Breaking the cycle

Cebula said the majority of child prostitutes are local girls from broken families with molestation or abuse in the home.

Once a minor decides to live on the streets, predators approach the girl within 48 hours, Cebula said, manipulating the victim through isolation, economic dependence, drug use and emotional abuse.

“A lot of them rely on their pimps for everything they could possibly need,” Cebula said.

The loyalty makes it hard for investigators to break through the bond in order to build a criminal case, which could take a year or two to reach a trial that requires the victim to testify.

The major focus, according to Cebula, is to help victims of sex slavery get out of the business by placing them in a safe housing situation, like Georgia Care Connection or Wellspring Living, an organization southwest of Atlanta that provides a place where survivors can heal from past sexual trauma and start a new life.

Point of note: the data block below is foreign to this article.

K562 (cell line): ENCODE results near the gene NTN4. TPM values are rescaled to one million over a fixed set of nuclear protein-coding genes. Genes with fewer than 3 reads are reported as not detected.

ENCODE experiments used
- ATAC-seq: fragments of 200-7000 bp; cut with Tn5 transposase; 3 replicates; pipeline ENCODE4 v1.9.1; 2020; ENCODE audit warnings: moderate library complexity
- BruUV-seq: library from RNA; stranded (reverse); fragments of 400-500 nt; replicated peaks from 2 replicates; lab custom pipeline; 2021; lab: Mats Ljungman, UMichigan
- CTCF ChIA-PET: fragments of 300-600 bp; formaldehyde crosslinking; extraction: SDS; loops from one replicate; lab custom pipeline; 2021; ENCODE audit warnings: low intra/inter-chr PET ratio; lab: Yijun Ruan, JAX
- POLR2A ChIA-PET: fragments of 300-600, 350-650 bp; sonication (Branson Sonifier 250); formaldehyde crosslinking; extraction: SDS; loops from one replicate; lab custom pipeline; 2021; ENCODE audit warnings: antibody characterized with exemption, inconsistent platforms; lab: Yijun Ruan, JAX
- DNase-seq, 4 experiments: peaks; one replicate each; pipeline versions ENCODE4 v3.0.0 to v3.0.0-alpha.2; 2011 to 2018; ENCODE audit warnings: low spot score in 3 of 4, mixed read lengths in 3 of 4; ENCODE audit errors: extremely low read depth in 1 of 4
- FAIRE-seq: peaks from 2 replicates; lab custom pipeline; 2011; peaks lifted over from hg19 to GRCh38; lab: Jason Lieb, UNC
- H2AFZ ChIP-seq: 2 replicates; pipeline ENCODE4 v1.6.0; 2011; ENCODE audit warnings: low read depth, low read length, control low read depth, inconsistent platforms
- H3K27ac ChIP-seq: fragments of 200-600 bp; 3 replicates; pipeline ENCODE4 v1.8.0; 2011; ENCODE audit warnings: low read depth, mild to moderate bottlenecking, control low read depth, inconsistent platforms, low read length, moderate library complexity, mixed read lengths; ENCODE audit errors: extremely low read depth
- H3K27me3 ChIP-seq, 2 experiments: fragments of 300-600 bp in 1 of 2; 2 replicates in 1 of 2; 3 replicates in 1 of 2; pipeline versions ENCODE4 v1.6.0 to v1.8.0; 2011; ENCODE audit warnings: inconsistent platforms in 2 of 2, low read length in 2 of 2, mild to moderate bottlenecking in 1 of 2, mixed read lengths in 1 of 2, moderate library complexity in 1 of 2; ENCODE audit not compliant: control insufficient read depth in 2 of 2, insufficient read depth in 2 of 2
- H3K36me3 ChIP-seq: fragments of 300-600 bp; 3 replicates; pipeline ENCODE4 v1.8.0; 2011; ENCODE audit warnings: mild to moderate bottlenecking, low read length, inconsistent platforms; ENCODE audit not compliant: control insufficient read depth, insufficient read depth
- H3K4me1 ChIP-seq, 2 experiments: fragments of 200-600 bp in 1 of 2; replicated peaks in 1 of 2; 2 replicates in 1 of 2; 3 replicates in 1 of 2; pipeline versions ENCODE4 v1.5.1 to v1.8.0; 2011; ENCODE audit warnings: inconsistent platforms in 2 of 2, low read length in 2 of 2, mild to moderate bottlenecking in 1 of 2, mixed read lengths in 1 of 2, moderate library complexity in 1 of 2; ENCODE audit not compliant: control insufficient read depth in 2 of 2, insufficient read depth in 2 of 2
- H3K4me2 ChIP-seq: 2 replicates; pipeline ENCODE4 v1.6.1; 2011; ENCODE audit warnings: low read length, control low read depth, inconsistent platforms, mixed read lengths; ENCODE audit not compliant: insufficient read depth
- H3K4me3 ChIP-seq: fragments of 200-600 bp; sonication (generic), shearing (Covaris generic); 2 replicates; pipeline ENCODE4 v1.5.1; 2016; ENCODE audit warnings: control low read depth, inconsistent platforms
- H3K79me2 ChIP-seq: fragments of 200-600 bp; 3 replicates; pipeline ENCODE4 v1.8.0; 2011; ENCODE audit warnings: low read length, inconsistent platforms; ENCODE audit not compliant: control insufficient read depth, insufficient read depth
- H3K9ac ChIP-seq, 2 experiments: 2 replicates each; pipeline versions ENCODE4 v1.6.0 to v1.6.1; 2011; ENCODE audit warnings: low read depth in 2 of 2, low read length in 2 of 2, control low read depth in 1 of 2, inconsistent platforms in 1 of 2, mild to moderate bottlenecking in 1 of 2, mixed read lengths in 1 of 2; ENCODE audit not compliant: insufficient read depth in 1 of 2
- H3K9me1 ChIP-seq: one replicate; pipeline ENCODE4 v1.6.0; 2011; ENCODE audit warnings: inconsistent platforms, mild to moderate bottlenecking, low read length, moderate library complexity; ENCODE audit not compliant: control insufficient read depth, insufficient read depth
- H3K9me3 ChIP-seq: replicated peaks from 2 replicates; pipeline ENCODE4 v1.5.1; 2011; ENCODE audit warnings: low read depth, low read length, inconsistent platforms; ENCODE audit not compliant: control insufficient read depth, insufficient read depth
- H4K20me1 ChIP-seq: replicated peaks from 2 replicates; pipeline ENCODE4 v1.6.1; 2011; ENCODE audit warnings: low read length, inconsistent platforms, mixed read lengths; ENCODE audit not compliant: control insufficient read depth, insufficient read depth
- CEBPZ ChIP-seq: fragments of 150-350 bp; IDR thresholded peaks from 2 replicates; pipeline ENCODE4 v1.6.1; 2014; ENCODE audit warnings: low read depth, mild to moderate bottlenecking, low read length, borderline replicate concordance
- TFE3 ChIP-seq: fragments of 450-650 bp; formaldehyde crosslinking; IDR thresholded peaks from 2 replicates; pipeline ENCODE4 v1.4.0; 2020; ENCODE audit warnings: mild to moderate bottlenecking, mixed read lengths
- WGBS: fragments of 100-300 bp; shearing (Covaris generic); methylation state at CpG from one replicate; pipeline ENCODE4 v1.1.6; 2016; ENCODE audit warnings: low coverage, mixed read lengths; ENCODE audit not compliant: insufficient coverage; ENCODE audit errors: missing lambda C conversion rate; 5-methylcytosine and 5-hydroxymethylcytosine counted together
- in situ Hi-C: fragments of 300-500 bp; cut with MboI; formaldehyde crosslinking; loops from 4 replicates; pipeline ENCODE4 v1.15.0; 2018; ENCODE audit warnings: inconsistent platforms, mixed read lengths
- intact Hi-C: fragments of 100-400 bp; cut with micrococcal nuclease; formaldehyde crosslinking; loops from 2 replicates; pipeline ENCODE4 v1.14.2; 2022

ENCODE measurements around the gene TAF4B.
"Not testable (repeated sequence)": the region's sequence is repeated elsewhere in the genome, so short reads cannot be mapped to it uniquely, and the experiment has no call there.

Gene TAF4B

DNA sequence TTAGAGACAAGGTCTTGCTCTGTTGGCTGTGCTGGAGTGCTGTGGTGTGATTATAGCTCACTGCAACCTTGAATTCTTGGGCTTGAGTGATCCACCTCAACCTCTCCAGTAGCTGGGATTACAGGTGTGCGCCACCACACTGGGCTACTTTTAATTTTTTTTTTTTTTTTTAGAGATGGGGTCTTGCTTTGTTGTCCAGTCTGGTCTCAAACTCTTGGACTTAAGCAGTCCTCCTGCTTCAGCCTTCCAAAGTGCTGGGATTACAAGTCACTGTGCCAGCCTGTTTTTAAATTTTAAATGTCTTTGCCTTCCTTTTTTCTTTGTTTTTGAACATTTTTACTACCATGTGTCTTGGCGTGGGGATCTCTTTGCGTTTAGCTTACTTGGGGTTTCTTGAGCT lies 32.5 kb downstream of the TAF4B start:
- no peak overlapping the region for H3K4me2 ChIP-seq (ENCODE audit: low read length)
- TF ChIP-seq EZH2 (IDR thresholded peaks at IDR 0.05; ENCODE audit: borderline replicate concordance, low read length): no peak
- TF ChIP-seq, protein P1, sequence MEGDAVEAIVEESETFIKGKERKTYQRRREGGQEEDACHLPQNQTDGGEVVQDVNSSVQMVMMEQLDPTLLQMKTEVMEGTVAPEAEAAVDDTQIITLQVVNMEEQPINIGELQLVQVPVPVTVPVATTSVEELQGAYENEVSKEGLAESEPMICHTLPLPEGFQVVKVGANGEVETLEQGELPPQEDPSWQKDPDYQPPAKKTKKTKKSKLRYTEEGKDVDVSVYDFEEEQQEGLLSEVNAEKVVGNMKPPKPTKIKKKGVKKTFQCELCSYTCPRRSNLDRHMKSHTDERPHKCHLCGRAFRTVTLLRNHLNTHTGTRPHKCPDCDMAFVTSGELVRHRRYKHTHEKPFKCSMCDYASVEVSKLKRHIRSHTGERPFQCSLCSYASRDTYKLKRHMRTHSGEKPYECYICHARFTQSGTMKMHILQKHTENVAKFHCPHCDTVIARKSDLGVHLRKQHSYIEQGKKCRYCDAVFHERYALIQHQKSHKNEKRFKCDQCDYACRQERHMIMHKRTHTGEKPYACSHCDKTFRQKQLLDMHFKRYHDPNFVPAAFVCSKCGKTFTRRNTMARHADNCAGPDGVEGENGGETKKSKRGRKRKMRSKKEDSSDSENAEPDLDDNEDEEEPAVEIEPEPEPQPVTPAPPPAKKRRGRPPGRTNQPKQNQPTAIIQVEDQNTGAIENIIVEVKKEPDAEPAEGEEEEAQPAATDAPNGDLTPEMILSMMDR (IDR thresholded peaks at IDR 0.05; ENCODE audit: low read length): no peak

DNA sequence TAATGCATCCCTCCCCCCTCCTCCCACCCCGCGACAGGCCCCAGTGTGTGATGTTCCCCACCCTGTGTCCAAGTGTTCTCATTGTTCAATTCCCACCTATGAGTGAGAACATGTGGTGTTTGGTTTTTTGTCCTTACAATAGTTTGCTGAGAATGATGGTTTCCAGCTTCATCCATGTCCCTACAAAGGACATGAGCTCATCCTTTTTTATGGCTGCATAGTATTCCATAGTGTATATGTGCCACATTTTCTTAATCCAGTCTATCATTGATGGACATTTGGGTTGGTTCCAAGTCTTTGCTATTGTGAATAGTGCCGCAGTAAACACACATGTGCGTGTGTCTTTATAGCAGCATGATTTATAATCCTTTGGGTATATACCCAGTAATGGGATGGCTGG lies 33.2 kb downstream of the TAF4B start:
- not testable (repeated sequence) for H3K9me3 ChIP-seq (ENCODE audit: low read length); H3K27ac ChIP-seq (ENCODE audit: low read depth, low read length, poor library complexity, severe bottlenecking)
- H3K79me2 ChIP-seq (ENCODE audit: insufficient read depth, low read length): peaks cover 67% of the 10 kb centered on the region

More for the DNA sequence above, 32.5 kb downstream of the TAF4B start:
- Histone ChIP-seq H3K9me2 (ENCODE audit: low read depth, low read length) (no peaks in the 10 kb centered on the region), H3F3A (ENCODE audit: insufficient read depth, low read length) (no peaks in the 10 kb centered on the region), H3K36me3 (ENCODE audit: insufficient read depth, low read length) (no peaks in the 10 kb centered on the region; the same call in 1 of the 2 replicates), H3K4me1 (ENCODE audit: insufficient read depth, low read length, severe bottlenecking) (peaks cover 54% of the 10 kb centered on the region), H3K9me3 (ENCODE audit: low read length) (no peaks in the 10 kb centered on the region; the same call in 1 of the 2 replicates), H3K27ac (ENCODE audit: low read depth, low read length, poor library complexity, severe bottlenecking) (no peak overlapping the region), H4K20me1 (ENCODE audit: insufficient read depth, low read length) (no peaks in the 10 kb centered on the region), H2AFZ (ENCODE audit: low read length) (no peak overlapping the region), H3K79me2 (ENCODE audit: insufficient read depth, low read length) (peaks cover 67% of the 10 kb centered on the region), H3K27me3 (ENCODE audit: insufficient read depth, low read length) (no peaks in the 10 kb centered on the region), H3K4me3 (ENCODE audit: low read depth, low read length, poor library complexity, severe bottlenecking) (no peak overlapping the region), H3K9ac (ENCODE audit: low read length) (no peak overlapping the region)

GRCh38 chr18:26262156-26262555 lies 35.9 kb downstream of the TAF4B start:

“We aren’t so much trying to arrest the pimp, but get these girls off the street,” Cebula said.

Cebula said if beds are not available with these groups the only other option is to hold the minor in a juvenile detention center as a runaway.


The Cobb County Police Department is offering two upcoming seminars in August for parents, teachers and teens on how to protect families from Internet predators.

• When: Aug. 22 and Aug. 26, 7-9 p.m.

• Where: Cobb County Safety Village, 1220 Al Bishop Drive, Marietta

• Cost: Free; registration is required

• To register or for more info: Email safetyeducation@cobbcounty.org or call (770) 852-3270

Crimes Against Children arrests in Cobb soar in first half of 2013

2009 ------- 217

2010 ------- 197

2011 ------- 175

2012 ------- 165

2013* ------ 175

*As of June

Comments-icon Post a Comment
No Comments Yet
*We welcome your comments on the stories and issues of the day and seek to provide a forum for the community to voice opinions. All comments are subject to moderator approval before being made visible on the website but are not edited. The use of profanity, obscene and vulgar language, hate speech, and racial slurs is strictly prohibited. Advertisements, promotions, and spam will also be rejected. Please read our terms of service for full guides